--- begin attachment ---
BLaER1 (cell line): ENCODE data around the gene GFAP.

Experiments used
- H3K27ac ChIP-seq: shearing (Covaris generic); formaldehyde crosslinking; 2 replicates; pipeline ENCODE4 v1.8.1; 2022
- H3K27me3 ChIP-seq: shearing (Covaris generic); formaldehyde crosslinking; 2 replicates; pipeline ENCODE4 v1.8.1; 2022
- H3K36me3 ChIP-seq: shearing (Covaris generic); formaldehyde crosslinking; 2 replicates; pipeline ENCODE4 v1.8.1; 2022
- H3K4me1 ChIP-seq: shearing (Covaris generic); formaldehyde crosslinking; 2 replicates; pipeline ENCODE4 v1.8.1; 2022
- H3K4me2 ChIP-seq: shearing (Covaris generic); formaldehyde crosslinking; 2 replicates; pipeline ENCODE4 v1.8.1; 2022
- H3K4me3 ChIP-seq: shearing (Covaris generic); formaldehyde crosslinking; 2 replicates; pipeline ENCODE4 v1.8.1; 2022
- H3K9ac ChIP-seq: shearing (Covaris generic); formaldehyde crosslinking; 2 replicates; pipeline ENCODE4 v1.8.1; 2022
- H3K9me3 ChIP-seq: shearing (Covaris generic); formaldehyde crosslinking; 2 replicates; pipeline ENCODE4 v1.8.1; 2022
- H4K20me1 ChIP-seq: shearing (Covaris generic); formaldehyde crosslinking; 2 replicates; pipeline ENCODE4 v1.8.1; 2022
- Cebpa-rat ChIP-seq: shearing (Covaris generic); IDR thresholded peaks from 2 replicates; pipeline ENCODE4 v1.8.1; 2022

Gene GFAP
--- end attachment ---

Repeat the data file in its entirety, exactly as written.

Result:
BLaER1 (cell line): ENCODE data around the gene GFAP.

Experiments used
- H3K27ac ChIP-seq: shearing (Covaris generic); formaldehyde crosslinking; 2 replicates; pipeline ENCODE4 v1.8.1; 2022
- H3K27me3 ChIP-seq: shearing (Covaris generic); formaldehyde crosslinking; 2 replicates; pipeline ENCODE4 v1.8.1; 2022
- H3K36me3 ChIP-seq: shearing (Covaris generic); formaldehyde crosslinking; 2 replicates; pipeline ENCODE4 v1.8.1; 2022
- H3K4me1 ChIP-seq: shearing (Covaris generic); formaldehyde crosslinking; 2 replicates; pipeline ENCODE4 v1.8.1; 2022
- H3K4me2 ChIP-seq: shearing (Covaris generic); formaldehyde crosslinking; 2 replicates; pipeline ENCODE4 v1.8.1; 2022
- H3K4me3 ChIP-seq: shearing (Covaris generic); formaldehyde crosslinking; 2 replicates; pipeline ENCODE4 v1.8.1; 2022
- H3K9ac ChIP-seq: shearing (Covaris generic); formaldehyde crosslinking; 2 replicates; pipeline ENCODE4 v1.8.1; 2022
- H3K9me3 ChIP-seq: shearing (Covaris generic); formaldehyde crosslinking; 2 replicates; pipeline ENCODE4 v1.8.1; 2022
- H4K20me1 ChIP-seq: shearing (Covaris generic); formaldehyde crosslinking; 2 replicates; pipeline ENCODE4 v1.8.1; 2022
- Cebpa-rat ChIP-seq: shearing (Covaris generic); IDR thresholded peaks from 2 replicates; pipeline ENCODE4 v1.8.1; 2022

Gene GFAP